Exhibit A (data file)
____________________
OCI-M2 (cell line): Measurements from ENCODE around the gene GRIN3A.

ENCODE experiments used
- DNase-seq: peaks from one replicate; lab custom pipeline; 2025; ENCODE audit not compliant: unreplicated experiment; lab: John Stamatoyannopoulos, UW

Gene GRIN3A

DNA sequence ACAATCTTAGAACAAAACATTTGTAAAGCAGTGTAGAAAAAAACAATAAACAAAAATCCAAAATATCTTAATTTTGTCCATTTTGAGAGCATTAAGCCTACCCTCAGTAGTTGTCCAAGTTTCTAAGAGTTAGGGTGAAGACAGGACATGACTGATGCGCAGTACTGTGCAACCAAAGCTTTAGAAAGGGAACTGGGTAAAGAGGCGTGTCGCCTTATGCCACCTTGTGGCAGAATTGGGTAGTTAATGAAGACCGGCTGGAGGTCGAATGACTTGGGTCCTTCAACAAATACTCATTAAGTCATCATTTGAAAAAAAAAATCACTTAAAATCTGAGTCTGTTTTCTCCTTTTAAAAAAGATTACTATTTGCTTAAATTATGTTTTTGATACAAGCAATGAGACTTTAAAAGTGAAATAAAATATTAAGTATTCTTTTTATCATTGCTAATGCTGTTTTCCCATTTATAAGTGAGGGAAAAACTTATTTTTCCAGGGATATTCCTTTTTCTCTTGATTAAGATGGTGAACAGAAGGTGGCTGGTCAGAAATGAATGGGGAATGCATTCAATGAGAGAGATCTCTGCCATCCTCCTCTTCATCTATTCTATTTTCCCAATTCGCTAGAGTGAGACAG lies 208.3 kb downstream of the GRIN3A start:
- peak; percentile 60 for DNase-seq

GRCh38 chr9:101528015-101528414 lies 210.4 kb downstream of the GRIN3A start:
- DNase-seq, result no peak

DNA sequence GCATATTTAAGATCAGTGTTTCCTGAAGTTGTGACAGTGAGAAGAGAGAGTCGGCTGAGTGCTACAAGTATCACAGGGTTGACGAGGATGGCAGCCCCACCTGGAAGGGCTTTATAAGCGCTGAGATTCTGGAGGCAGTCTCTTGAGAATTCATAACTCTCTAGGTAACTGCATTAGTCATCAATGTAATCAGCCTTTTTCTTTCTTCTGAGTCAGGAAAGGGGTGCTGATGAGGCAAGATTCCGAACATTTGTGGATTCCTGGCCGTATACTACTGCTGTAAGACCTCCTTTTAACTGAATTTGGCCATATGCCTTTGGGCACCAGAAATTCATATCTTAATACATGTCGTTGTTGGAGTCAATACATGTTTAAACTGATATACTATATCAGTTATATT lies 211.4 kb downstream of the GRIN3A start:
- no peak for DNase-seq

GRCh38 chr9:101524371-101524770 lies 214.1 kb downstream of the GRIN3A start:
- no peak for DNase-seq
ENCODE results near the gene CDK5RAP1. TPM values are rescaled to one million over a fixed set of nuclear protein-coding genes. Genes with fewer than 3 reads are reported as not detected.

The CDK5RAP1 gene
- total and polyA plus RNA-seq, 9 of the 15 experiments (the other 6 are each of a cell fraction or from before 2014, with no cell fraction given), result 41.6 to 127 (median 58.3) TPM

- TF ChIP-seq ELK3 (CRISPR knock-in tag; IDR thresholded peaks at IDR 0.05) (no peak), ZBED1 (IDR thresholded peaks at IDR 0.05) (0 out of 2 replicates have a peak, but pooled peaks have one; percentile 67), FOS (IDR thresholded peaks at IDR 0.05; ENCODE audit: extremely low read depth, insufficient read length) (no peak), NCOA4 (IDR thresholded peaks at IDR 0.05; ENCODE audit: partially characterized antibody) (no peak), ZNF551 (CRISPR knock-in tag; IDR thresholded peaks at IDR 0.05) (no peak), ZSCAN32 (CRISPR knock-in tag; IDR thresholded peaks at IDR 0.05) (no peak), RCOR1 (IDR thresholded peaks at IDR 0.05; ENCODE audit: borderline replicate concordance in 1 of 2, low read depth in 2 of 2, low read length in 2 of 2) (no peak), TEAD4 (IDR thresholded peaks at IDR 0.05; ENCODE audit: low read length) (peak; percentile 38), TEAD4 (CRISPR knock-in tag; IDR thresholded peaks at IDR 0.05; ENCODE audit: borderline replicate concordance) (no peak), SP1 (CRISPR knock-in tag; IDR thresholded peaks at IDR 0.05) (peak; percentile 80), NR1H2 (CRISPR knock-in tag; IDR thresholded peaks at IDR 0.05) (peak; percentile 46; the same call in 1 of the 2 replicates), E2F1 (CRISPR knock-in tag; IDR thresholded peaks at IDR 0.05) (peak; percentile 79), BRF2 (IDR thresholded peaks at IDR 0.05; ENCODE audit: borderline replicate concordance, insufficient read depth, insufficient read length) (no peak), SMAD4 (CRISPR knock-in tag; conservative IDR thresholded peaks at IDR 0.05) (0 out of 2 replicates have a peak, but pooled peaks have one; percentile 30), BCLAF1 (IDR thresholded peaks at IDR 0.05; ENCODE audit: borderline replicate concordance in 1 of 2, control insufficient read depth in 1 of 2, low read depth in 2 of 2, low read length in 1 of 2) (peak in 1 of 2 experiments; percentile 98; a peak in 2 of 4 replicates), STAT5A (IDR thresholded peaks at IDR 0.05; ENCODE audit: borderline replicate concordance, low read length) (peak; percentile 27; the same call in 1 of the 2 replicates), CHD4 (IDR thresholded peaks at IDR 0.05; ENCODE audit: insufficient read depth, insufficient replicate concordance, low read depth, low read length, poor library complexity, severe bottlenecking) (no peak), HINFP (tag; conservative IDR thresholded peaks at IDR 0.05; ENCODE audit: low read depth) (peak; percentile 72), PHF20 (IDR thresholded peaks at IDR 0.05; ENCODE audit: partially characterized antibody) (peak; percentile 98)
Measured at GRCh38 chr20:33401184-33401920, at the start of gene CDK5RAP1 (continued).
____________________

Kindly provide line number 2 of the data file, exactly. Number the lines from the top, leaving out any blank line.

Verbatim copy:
ENCODE experiments used